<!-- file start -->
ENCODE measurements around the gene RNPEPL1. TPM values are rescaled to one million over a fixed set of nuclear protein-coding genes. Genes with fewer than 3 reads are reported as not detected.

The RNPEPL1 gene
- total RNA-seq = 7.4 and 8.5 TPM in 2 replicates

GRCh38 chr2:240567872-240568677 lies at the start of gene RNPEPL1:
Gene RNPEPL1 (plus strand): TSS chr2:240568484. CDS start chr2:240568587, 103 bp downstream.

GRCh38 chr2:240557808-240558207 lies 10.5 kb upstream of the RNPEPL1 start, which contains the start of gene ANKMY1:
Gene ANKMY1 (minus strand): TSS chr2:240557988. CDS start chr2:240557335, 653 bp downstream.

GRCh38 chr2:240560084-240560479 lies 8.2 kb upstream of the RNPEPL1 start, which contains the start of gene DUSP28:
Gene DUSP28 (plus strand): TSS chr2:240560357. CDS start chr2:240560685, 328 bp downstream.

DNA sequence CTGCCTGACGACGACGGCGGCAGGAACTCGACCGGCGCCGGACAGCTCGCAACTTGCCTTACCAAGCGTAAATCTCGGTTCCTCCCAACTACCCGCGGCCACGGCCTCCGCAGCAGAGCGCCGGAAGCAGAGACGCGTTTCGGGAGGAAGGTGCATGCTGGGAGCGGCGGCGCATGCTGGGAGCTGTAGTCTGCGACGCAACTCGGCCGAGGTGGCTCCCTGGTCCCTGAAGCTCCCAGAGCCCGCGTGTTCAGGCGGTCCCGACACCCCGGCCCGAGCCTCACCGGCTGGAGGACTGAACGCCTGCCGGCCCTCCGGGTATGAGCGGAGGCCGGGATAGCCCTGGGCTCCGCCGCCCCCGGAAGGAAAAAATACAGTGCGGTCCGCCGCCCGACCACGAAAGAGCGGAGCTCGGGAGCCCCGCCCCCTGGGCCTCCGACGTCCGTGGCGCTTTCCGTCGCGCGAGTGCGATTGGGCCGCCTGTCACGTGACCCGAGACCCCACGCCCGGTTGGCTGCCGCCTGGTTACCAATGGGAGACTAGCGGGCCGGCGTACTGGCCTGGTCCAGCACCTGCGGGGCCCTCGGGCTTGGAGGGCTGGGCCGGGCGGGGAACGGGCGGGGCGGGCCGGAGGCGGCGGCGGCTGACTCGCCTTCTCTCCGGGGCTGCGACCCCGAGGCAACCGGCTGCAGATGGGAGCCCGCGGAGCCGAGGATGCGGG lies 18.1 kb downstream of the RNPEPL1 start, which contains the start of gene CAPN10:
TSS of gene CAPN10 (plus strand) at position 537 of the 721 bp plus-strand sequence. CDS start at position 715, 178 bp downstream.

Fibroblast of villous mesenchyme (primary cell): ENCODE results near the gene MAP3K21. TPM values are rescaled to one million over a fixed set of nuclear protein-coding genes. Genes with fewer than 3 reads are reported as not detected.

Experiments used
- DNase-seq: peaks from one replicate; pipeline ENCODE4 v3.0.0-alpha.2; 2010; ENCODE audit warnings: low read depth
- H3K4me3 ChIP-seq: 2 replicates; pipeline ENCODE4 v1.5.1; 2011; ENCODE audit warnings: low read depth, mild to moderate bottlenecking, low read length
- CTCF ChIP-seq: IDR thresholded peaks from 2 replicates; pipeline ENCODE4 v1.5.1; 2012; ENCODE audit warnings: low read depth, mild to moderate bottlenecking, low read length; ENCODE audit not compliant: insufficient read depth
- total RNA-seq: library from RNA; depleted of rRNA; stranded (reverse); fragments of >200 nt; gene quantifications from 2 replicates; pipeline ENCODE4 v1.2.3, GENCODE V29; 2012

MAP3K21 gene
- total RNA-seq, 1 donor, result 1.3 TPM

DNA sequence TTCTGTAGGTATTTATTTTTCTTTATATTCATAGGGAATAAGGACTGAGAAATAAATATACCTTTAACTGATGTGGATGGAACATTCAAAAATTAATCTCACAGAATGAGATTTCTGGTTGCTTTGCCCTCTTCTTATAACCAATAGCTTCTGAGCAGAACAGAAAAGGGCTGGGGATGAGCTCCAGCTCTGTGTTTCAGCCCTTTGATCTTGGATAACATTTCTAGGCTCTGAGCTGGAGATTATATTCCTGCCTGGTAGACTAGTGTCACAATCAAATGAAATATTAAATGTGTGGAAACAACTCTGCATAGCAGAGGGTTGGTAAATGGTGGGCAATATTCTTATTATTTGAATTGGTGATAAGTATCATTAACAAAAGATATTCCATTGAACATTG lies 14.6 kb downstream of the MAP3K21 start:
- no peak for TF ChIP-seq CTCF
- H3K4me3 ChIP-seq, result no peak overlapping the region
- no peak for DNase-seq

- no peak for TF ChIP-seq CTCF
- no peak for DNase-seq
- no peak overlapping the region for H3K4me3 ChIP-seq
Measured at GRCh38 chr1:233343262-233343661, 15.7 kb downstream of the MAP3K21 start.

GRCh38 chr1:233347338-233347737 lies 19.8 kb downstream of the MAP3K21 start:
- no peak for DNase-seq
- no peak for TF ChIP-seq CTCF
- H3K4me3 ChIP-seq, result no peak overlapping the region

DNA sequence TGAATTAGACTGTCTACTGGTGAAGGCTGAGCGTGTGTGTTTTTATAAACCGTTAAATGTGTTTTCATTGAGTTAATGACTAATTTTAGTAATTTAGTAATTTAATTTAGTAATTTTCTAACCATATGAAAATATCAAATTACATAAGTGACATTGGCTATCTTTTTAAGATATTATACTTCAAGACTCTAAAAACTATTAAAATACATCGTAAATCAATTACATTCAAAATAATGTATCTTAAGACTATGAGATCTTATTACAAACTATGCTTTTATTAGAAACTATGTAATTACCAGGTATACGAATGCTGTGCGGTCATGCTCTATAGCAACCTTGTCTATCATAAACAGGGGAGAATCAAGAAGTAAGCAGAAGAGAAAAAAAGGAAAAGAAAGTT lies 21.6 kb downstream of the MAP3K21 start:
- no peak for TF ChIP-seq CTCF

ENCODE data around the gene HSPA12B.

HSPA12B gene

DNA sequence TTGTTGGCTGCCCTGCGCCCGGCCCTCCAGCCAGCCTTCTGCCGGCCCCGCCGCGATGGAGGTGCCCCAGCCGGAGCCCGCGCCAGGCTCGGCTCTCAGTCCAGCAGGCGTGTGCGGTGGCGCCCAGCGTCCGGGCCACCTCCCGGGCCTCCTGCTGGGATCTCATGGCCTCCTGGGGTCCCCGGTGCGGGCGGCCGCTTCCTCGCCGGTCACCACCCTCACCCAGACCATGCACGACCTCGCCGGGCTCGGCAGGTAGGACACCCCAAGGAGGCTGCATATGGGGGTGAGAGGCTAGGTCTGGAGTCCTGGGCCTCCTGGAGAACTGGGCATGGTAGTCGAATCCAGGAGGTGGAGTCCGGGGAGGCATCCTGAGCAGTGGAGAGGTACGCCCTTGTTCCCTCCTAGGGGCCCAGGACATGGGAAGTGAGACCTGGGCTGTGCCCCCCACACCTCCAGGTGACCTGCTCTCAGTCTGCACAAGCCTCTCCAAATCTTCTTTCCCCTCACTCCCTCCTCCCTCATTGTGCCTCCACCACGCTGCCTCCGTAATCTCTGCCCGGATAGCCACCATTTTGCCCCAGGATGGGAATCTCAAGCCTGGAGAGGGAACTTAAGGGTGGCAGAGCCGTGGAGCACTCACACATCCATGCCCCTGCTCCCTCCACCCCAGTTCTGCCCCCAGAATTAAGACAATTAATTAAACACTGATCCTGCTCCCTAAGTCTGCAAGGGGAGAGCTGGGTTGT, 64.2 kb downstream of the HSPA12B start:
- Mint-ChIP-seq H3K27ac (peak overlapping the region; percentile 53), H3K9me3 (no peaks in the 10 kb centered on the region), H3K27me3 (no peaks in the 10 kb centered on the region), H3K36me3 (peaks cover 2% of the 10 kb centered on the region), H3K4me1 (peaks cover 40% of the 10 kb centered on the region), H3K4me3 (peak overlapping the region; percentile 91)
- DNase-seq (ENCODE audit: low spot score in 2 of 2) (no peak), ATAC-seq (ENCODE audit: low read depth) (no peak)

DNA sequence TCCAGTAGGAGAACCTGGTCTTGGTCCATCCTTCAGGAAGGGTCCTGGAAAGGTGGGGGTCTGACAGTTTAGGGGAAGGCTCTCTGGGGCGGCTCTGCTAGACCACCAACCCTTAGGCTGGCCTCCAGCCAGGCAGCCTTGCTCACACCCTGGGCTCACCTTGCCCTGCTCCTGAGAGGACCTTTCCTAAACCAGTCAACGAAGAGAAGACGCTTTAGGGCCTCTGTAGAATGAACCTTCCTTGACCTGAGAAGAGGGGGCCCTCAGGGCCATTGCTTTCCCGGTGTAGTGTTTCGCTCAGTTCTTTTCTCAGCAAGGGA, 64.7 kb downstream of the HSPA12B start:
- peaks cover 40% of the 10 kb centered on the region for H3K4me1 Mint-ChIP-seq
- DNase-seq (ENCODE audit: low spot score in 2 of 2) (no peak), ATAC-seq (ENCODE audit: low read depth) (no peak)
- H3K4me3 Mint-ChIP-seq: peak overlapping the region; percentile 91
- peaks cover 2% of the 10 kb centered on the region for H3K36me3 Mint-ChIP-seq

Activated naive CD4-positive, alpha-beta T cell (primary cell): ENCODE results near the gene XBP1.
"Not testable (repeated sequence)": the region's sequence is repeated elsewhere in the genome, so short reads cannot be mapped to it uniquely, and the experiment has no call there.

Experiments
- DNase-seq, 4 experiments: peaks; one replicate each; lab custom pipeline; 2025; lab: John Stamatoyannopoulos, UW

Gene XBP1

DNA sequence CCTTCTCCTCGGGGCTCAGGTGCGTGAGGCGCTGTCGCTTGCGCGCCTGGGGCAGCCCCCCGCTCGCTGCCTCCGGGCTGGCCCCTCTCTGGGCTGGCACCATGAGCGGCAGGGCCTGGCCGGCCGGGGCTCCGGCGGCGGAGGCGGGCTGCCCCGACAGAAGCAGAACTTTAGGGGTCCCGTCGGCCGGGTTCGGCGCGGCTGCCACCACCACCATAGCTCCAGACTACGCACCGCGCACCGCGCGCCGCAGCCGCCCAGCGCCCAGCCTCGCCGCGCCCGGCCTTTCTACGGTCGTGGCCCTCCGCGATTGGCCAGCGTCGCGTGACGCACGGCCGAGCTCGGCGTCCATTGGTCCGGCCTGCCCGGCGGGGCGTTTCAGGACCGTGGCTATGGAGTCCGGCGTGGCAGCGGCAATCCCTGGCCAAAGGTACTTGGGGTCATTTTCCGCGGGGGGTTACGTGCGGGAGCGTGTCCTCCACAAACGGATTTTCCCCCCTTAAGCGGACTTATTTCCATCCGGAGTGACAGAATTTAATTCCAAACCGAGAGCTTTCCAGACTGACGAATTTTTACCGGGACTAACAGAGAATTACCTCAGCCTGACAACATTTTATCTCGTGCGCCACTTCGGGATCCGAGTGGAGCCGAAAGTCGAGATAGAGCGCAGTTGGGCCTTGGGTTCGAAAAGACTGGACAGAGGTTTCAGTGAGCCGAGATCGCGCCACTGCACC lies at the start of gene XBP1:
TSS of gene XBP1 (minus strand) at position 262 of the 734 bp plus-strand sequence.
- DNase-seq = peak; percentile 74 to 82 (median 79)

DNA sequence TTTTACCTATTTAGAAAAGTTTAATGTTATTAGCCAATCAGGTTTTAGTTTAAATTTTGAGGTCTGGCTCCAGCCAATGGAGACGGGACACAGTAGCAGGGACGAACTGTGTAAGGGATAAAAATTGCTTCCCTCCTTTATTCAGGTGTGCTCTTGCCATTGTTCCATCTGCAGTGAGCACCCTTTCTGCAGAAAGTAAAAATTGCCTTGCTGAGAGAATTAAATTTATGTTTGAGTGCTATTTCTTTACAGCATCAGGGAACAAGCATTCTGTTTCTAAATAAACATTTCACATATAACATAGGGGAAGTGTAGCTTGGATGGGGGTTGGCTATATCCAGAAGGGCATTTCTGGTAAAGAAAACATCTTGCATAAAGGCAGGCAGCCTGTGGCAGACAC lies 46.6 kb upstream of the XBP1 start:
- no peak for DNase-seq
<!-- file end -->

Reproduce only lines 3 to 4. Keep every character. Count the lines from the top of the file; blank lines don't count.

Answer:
- total RNA-seq = 7.4 and 8.5 TPM in 2 replicates

GRCh38 chr2:240567872-240568677 lies at the start of gene RNPEPL1: